CLOTHING for the trek is often a question for trekkers. The best solution is to wear layers. Regardless of the time of year, mornings will be chilly, midday may be warm (especially if the weather is sunny), and evenings will cool off a lot. You need to be able to adjust the layers according to temperature. A wicking t-shirt is a good base layer, followed by a synthetic hiking shirt, lightweight fleece and shell jacket. Synthetic hiking pants are preferable to jeans (which take a very long time to dry if they get wet). You should always bring rain gear, but even a lightweight plastic poncho will do. Hiking boots will provide good grip in wet conditions, and can possibly prevent a sprain, although some hikers wear trail runners or even running shoes. Always bring a hat and sunglasses for sun protection.
ALSO BRING: sunblock lotion, hand sanitizer, toilet paper (yes!), insect repellent (“Off” towelettes work & are easy to carry), a headlamp (toilet blocks have no electricity), money to tip porters & guides and lastly, your camera!
Hiking the Inca Trail gives memories of a lifetime. With a little planning, you can have a great trek. Just do it — you know you want to!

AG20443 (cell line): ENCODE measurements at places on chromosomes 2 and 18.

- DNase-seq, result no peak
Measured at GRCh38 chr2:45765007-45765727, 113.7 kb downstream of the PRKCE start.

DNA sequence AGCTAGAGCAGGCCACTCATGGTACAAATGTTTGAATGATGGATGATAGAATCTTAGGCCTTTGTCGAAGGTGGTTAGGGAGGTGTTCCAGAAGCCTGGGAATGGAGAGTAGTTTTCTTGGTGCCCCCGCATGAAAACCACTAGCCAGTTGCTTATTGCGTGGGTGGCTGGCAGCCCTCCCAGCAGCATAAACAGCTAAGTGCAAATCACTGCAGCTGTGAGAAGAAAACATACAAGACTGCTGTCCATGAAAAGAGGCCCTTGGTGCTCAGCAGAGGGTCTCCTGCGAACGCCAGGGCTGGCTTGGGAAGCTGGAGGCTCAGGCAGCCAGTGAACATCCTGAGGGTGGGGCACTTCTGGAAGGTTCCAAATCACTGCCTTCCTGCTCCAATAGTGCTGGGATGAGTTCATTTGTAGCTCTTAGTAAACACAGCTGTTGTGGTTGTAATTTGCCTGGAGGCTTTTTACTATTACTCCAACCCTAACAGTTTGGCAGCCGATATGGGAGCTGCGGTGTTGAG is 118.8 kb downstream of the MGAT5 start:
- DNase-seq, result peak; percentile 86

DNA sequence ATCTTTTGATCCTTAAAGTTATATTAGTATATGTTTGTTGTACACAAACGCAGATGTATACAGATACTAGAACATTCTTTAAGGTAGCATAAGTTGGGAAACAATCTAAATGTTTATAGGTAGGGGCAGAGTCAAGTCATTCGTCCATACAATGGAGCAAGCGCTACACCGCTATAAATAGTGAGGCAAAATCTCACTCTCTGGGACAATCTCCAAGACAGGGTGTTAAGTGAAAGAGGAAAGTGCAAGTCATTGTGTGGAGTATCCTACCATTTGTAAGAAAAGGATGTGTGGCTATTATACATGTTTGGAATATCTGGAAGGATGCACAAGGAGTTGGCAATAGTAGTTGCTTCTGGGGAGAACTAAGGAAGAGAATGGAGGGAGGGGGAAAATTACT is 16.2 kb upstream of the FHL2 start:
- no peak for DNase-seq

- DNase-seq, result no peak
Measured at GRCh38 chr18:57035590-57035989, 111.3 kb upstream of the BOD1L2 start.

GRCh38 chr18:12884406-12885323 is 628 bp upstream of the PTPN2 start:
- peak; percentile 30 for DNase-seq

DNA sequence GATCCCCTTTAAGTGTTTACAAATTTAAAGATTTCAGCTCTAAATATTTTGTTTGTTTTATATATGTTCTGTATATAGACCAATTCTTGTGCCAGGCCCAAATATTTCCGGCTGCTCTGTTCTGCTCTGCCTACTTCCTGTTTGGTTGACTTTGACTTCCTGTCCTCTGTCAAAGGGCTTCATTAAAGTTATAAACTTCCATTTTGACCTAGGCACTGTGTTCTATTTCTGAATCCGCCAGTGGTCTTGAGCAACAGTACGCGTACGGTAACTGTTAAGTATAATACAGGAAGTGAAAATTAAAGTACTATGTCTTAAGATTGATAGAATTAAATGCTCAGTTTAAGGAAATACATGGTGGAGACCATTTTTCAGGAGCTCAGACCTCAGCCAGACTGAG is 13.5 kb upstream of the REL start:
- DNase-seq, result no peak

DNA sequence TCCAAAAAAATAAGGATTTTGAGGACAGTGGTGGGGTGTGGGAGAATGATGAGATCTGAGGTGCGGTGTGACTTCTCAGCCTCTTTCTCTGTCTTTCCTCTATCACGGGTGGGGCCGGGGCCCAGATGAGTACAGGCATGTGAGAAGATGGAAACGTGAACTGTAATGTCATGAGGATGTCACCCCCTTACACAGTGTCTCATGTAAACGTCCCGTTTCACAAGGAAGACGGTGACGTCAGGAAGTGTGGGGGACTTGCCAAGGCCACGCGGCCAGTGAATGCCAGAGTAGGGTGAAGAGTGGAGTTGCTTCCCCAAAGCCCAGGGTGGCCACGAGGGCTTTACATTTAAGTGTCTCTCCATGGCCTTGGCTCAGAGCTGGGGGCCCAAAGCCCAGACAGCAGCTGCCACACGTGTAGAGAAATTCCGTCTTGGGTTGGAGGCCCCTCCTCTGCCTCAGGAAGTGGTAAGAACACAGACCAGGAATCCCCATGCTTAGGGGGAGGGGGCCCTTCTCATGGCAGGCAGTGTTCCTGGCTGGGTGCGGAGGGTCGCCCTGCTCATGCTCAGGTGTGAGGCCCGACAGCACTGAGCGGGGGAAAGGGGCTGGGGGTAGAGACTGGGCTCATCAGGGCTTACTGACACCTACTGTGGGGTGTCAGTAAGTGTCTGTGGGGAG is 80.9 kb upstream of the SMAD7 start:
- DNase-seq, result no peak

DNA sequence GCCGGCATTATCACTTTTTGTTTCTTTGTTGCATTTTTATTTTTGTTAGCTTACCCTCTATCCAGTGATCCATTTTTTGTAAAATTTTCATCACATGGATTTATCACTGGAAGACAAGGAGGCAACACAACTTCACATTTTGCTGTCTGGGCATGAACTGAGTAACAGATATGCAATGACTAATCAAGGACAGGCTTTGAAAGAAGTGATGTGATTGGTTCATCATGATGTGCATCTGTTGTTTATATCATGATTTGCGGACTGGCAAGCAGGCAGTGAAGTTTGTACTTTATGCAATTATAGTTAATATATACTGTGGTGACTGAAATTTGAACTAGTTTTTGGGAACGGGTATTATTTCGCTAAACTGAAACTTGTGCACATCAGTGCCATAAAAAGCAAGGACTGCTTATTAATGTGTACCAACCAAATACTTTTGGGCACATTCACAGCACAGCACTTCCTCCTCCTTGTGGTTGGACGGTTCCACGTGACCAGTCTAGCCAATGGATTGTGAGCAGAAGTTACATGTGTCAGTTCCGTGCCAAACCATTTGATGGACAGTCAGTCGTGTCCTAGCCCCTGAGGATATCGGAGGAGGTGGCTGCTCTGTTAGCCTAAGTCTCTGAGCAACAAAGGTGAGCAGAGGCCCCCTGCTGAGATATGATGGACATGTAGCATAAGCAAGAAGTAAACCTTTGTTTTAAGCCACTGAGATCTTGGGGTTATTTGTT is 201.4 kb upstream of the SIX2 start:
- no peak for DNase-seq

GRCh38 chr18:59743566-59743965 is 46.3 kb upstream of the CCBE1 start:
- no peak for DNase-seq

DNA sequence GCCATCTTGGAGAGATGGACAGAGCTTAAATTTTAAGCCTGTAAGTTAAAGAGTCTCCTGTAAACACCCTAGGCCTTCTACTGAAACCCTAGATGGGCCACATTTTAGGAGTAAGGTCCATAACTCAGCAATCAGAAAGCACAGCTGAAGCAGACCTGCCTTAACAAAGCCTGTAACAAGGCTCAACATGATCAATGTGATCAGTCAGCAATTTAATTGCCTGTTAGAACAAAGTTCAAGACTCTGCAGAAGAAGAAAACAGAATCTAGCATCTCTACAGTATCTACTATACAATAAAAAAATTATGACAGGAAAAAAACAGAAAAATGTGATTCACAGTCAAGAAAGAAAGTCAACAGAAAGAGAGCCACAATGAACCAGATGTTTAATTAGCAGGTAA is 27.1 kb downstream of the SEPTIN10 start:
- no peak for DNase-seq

Arriving at Machu Picchu When planning a trip, consider what style fits you best. Some travelers, especially those who are planning international travel for the first time, find the prospect of travel without a group daunting, maybe even downright scary. But it doesn’t have to be. Group travel (tour groups of 25 to 50 people) suit some people. And some people would rather stay at home than join a group of that size. Consider: Do you need someone to make all of the arrangements for you? Or would you prefer to customize your itinerary to what you what to see & do? Some random thoughts might pop into your head, like: How do I make the travel arrangements? How do I know what I’m getting? How do I make bookings? Will I get lost/scammed/robbed? I had these concerns, too, but we really didn’t want to be herded around as part of a large group. We wanted a more personalized trip. In this day & age of the internet, self-planned travel is often as safe & secure as a prearranged tour. With all the myriad travel websites and forums now available, you can research a good itinerary, find good hotels & restaurants, and find all the travel connections you need. You can find reviews of all these & recommendation by travelers who have been there. And you can get a heads-up on what to avoid. The websites will give you the general information, and the forums will give you more specific information from the travelers themselves. Some of my favorite travel websites and forums include: Trip Advisor, Lonely Planet, Virtual Tourist, Fodor’s, Frommer’s, Igougo. On another post, I will discuss researching airline fares & schedules online. I used these websites and travel forums to book a successful 2-week trip to Peru. We had exactly the itinerary we wanted, the hotels we wanted, and side trips as we pleased. This was our first trip to South America. Everything went off without a hitch, and we had a wonderful time. And no, I am not fluent in Spanish or Quechua!